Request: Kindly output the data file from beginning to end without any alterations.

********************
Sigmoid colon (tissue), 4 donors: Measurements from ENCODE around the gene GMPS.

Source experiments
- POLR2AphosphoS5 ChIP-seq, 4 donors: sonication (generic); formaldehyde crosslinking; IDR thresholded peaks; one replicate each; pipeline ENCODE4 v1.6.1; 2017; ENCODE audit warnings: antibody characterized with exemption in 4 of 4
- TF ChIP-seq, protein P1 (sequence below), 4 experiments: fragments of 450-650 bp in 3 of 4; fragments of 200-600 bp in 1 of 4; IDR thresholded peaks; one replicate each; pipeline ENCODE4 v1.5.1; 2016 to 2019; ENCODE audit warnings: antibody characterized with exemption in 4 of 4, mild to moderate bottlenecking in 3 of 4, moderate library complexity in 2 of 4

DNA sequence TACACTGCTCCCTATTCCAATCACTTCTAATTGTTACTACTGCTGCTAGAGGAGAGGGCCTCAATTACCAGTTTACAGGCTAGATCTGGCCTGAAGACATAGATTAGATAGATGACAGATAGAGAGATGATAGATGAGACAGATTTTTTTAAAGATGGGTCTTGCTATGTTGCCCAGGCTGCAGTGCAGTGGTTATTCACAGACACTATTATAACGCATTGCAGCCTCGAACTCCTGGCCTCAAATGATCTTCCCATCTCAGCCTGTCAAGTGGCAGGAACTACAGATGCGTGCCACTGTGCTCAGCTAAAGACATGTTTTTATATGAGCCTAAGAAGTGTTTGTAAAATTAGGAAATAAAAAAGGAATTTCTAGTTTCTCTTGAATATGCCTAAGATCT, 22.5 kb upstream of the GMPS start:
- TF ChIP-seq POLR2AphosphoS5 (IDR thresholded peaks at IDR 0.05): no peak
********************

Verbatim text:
Sigmoid colon (tissue), 4 donors: Measurements from ENCODE around the gene GMPS.

Source experiments
- POLR2AphosphoS5 ChIP-seq, 4 donors: sonication (generic); formaldehyde crosslinking; IDR thresholded peaks; one replicate each; pipeline ENCODE4 v1.6.1; 2017; ENCODE audit warnings: antibody characterized with exemption in 4 of 4
- TF ChIP-seq, protein P1 (sequence below), 4 experiments: fragments of 450-650 bp in 3 of 4; fragments of 200-600 bp in 1 of 4; IDR thresholded peaks; one replicate each; pipeline ENCODE4 v1.5.1; 2016 to 2019; ENCODE audit warnings: antibody characterized with exemption in 4 of 4, mild to moderate bottlenecking in 3 of 4, moderate library complexity in 2 of 4

DNA sequence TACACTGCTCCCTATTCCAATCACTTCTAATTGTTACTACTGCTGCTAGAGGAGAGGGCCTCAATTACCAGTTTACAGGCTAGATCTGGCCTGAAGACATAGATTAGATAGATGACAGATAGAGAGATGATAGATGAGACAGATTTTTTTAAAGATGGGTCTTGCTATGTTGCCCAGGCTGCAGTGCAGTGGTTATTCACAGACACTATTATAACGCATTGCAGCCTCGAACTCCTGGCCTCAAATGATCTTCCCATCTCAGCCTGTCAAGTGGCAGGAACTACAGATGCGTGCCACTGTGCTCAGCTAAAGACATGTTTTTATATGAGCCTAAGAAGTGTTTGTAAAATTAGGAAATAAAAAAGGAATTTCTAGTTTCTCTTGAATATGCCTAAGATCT, 22.5 kb upstream of the GMPS start:
- TF ChIP-seq POLR2AphosphoS5 (IDR thresholded peaks at IDR 0.05): no peak